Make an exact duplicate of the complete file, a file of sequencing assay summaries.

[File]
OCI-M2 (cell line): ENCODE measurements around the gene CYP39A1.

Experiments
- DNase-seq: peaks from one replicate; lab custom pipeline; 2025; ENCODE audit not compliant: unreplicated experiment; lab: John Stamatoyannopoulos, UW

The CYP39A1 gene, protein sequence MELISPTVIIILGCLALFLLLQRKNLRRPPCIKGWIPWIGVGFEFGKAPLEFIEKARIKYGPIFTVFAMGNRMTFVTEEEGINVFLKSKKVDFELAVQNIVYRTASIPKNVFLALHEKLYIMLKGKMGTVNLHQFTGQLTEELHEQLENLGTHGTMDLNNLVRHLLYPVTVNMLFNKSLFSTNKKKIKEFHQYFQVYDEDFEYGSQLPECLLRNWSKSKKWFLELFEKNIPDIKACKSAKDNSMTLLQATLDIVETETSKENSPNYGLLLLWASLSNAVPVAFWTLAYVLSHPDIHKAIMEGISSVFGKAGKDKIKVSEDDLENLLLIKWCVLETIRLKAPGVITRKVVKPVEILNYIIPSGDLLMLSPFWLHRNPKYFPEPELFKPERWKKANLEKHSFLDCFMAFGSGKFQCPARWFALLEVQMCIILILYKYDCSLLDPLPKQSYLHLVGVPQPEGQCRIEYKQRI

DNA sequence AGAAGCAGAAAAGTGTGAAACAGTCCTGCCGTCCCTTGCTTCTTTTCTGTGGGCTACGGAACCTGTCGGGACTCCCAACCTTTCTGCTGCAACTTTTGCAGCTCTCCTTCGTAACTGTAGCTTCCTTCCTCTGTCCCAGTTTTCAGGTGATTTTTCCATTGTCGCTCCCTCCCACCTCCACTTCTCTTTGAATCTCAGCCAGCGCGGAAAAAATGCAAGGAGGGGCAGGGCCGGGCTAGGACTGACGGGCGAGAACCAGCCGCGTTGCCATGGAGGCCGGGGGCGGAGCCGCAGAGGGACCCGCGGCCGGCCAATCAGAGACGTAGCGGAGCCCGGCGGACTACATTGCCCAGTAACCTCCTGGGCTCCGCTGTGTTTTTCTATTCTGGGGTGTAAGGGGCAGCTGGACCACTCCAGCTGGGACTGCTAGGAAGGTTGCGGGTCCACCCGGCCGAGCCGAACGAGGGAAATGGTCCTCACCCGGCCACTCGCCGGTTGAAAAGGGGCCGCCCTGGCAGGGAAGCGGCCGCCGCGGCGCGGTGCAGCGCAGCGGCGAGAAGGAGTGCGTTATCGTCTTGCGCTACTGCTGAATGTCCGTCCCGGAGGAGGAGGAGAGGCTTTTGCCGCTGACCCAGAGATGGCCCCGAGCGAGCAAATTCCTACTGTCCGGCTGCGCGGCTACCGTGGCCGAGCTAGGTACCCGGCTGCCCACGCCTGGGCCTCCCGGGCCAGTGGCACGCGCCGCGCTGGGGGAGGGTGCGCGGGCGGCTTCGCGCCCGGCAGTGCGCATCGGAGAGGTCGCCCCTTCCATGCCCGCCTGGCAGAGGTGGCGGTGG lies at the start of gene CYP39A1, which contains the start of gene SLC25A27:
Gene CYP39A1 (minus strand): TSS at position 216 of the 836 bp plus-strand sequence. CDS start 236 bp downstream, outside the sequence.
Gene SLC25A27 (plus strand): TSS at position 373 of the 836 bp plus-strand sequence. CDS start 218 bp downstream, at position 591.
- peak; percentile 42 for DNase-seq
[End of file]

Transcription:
OCI-M2 (cell line): ENCODE measurements around the gene CYP39A1.

Experiments
- DNase-seq: peaks from one replicate; lab custom pipeline; 2025; ENCODE audit not compliant: unreplicated experiment; lab: John Stamatoyannopoulos, UW

The CYP39A1 gene, protein sequence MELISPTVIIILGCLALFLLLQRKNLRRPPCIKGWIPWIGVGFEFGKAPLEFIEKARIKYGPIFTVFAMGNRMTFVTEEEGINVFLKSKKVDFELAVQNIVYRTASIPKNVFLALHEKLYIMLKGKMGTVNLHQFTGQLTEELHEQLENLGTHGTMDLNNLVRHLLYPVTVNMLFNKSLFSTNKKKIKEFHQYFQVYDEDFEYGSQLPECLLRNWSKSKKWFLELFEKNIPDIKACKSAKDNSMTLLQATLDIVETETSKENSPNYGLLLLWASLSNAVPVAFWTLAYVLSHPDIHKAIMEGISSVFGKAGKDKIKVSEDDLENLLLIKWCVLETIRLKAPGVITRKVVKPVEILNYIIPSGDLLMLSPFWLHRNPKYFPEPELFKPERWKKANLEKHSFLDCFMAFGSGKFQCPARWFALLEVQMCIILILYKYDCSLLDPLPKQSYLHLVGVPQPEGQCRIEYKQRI

DNA sequence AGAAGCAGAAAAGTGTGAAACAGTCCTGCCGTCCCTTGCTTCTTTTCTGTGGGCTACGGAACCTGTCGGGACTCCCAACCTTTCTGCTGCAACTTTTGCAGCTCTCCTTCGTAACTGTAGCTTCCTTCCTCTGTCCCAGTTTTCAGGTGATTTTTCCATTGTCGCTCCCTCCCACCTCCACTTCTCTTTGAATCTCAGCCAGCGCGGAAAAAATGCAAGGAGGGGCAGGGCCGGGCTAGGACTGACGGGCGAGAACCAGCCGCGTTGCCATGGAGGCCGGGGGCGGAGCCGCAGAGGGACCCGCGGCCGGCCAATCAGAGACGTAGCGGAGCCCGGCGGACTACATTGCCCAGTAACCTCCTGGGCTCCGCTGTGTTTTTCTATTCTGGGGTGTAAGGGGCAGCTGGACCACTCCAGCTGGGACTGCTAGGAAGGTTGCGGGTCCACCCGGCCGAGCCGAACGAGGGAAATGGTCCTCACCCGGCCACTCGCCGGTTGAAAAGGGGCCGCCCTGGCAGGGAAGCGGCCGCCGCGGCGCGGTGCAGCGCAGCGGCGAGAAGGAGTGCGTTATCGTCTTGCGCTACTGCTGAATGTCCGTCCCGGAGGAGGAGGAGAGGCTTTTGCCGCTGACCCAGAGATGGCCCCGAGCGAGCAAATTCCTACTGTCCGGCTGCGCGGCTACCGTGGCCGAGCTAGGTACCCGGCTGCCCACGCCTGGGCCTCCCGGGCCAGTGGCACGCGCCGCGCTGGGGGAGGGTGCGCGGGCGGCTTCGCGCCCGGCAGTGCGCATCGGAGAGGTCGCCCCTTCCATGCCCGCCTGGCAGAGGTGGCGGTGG lies at the start of gene CYP39A1, which contains the start of gene SLC25A27:
Gene CYP39A1 (minus strand): TSS at position 216 of the 836 bp plus-strand sequence. CDS start 236 bp downstream, outside the sequence.
Gene SLC25A27 (plus strand): TSS at position 373 of the 836 bp plus-strand sequence. CDS start 218 bp downstream, at position 591.
- peak; percentile 42 for DNase-seq